Restoration of unit growth will not be universal. There will be winners and losers. To be sure, a franchisor’s success in dealing with COVID-19 may make their brand a more appealing option than it was prior to the pandemic. What will drive a prospective franchisee’s decision in the post-COVID world?
Investors will likely apply a pandemic litmus test alongside the traditional considerations. For brands that managed to succeed during the pandemic, you can bet that their brand story will be expanded to include those tales.
- What pre-pandemic strengths worked in their favor?
- Did the franchisor demonstrate that they could quickly adapt to the pandemic marketplace in order to overcome declines in sales and traffic?
- What did the franchisor do for their franchise community during the darkest days?
Franchisors that successfully navigated the past 18 months have likely made fundamental changes to their brand narrative. Those that have not enjoyed success will have tough questions to answer.
The foundation for an investment decision, however, will continue to be unit economics. It remains to be seen whether the pandemic’s impact on a typical restaurant P&L is short or long term (e.g., the impact from costs associated with third party delivery services). For the most part, the fundamentals remain the fundamentals. Franchisors that put forward a compelling Item 19 in their Franchise Disclosure Document that reflects superior performance during the pandemic will likely have a leg-up in the franchising marketplace.
One cannot overlook the fact that a franchise candidate’s decision is seldom driven exclusively by the numbers. A compelling brand story goes a long way. On the flip side, franchisors that have not fared well have a lot of work ahead of them if they are going to succeed at selling franchises in the post-pandemic world. However, I would submit that many of these brands had weak fundamentals before the pandemic. For some, their performance during the past 18 months made a bad situation worse. And even if they were able to improve their fundamentals during the pandemic, the margin of difference probably widened between them and the better performers in their investment range.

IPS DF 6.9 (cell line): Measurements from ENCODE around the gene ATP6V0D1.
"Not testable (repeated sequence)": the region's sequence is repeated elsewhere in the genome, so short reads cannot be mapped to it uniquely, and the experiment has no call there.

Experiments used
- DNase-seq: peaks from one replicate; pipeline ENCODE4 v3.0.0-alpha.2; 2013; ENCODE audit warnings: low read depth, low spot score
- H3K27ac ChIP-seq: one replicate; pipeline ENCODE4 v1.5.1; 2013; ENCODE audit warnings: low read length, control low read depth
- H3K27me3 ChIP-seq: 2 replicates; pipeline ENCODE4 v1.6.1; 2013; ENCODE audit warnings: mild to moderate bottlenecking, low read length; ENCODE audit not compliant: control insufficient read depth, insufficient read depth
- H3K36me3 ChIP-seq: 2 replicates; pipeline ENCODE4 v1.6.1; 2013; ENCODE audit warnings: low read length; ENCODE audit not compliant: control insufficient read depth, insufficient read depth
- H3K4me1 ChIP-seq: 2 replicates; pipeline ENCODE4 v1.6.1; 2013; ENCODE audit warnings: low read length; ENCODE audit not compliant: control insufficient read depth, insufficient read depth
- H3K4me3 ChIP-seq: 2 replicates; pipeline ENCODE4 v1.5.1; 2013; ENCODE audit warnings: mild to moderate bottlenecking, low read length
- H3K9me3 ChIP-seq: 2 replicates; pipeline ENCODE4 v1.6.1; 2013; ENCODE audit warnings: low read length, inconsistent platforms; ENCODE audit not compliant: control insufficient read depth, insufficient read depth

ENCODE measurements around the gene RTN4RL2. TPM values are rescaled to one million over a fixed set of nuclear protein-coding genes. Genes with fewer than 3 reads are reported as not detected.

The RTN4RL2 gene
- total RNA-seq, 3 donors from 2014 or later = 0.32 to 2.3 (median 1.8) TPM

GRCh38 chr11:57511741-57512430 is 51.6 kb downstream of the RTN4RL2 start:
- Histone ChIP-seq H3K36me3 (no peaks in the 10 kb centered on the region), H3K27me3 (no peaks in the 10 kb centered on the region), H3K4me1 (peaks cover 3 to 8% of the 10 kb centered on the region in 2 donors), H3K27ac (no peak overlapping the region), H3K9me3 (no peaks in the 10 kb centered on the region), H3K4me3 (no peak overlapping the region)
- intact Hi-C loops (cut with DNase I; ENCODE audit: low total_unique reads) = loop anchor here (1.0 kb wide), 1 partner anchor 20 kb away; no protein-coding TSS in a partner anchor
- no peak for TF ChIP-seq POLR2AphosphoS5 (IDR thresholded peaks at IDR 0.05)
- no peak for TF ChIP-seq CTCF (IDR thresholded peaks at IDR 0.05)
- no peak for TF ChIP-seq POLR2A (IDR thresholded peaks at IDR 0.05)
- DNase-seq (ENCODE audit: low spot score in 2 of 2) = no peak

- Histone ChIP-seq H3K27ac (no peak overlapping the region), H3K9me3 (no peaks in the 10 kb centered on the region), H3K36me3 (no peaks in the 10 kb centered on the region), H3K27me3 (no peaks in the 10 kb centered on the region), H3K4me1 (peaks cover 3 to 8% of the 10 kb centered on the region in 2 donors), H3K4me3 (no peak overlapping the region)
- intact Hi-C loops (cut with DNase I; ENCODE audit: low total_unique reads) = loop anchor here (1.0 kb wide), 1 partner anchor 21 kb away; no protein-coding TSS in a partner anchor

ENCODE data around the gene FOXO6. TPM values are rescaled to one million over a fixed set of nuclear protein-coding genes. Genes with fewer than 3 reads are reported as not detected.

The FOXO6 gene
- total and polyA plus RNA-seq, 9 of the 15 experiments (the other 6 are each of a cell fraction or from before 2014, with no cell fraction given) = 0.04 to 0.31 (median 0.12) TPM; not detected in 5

Franchising has its pluses and minuses, to be sure. There are bad actors when it comes to franchisors and franchisees; they both do their share to give franchising a bad name in some circles. But during the pandemic, the good far outweighed the bad, and the inherent strength of a quality franchise allowed franchisees to achieve results that, in many cases, exceeded expectations. Franchise systems were able to compete and handle adversity in ways that their independent restaurant rivals were hard-pressed to match. The inherent resiliency of franchising was on display like never before.
When the pandemic finally becomes something that we refer to in the past tense, and a tally is made of the restaurants that comprise the industry, I am confident that again in share will be achieved by the franchise concepts that are comprised of committed franchisees and franchisors; teams that add value in their respective roles and have the fundamentals down pat!
Don Fox is Chief Executive Officer of Firehouse of America, LLC, in which he leads the strategic growth of Firehouse Subs, one of America’s leading fast-casual restaurant brands. Under his leadership, the brand has grown to more than 1,190 restaurants in 46 states, Puerto Rico, Canada, and non-traditional locations. Don sits on various boards of influence in the business and non-profit communities and is a respected speaker, commentator and published author. In 2013, he received the prestigious Silver Plate Award from the International Food Manufacturers Association (IFMA).
QSR MAGAZINE (by Don Fox)